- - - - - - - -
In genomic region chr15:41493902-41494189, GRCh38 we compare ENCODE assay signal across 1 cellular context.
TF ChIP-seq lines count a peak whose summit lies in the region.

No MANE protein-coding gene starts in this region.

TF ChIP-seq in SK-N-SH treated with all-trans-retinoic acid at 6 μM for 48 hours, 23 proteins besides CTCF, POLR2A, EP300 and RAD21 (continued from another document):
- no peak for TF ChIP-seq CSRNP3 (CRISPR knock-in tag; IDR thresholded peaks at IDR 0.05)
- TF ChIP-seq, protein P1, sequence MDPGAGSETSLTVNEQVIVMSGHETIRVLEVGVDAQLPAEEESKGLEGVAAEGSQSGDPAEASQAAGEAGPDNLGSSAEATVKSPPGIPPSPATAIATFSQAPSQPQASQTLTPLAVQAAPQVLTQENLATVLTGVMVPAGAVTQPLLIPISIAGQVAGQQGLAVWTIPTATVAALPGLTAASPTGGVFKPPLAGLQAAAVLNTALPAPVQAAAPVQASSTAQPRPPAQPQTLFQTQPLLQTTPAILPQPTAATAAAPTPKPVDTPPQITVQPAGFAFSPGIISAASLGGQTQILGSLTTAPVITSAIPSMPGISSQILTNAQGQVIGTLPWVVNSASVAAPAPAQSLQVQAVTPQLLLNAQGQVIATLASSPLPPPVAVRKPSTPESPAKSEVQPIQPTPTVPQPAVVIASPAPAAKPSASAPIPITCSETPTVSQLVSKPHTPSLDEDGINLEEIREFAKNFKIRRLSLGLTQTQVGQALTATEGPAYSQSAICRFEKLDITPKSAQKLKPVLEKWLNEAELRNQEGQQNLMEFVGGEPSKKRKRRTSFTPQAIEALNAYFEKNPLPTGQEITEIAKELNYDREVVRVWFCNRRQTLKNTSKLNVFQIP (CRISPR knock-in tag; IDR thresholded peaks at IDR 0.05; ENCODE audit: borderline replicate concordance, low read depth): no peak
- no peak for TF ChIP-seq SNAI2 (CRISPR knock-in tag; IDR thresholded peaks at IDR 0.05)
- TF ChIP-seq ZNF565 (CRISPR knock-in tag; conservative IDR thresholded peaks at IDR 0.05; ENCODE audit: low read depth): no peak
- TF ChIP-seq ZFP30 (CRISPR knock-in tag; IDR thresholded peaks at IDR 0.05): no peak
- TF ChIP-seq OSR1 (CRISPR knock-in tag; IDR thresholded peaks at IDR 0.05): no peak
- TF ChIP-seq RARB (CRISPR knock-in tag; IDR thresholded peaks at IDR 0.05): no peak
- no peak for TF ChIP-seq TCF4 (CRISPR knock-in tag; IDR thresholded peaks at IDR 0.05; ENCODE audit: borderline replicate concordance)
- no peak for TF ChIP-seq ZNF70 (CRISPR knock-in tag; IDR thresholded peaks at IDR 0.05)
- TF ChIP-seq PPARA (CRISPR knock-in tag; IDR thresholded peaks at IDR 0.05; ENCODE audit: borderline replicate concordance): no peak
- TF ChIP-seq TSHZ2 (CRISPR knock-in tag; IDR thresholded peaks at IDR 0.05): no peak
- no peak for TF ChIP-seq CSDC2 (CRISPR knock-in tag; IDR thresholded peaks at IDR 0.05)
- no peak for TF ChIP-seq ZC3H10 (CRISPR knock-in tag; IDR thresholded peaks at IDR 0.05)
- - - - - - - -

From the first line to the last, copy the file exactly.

In genomic region chr15:41493902-41494189, GRCh38 we compare ENCODE assay signal across 1 cellular context.
TF ChIP-seq lines count a peak whose summit lies in the region.

No MANE protein-coding gene starts in this region.

TF ChIP-seq in SK-N-SH treated with all-trans-retinoic acid at 6 μM for 48 hours, 23 proteins besides CTCF, POLR2A, EP300 and RAD21 (continued from another document):
- no peak for TF ChIP-seq CSRNP3 (CRISPR knock-in tag; IDR thresholded peaks at IDR 0.05)
- TF ChIP-seq, protein P1, sequence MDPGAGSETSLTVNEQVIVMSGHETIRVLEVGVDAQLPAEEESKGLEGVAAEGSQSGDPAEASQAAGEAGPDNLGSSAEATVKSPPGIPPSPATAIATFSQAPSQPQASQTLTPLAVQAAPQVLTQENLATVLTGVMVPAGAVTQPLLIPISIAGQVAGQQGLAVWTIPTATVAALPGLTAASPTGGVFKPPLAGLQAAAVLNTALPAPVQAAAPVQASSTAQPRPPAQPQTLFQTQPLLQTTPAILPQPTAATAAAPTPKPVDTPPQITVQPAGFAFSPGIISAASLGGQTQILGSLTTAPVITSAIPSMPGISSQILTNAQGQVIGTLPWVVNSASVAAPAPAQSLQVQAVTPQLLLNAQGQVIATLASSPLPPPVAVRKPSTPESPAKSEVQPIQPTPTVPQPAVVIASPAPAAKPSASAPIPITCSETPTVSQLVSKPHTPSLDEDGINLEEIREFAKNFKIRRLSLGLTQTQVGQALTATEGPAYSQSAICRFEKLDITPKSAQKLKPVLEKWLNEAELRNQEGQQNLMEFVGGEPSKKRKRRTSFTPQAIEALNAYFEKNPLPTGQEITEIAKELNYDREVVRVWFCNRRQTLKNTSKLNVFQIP (CRISPR knock-in tag; IDR thresholded peaks at IDR 0.05; ENCODE audit: borderline replicate concordance, low read depth): no peak
- no peak for TF ChIP-seq SNAI2 (CRISPR knock-in tag; IDR thresholded peaks at IDR 0.05)
- TF ChIP-seq ZNF565 (CRISPR knock-in tag; conservative IDR thresholded peaks at IDR 0.05; ENCODE audit: low read depth): no peak
- TF ChIP-seq ZFP30 (CRISPR knock-in tag; IDR thresholded peaks at IDR 0.05): no peak
- TF ChIP-seq OSR1 (CRISPR knock-in tag; IDR thresholded peaks at IDR 0.05): no peak
- TF ChIP-seq RARB (CRISPR knock-in tag; IDR thresholded peaks at IDR 0.05): no peak
- no peak for TF ChIP-seq TCF4 (CRISPR knock-in tag; IDR thresholded peaks at IDR 0.05; ENCODE audit: borderline replicate concordance)
- no peak for TF ChIP-seq ZNF70 (CRISPR knock-in tag; IDR thresholded peaks at IDR 0.05)
- TF ChIP-seq PPARA (CRISPR knock-in tag; IDR thresholded peaks at IDR 0.05; ENCODE audit: borderline replicate concordance): no peak
- TF ChIP-seq TSHZ2 (CRISPR knock-in tag; IDR thresholded peaks at IDR 0.05): no peak
- no peak for TF ChIP-seq CSDC2 (CRISPR knock-in tag; IDR thresholded peaks at IDR 0.05)
- no peak for TF ChIP-seq ZC3H10 (CRISPR knock-in tag; IDR thresholded peaks at IDR 0.05)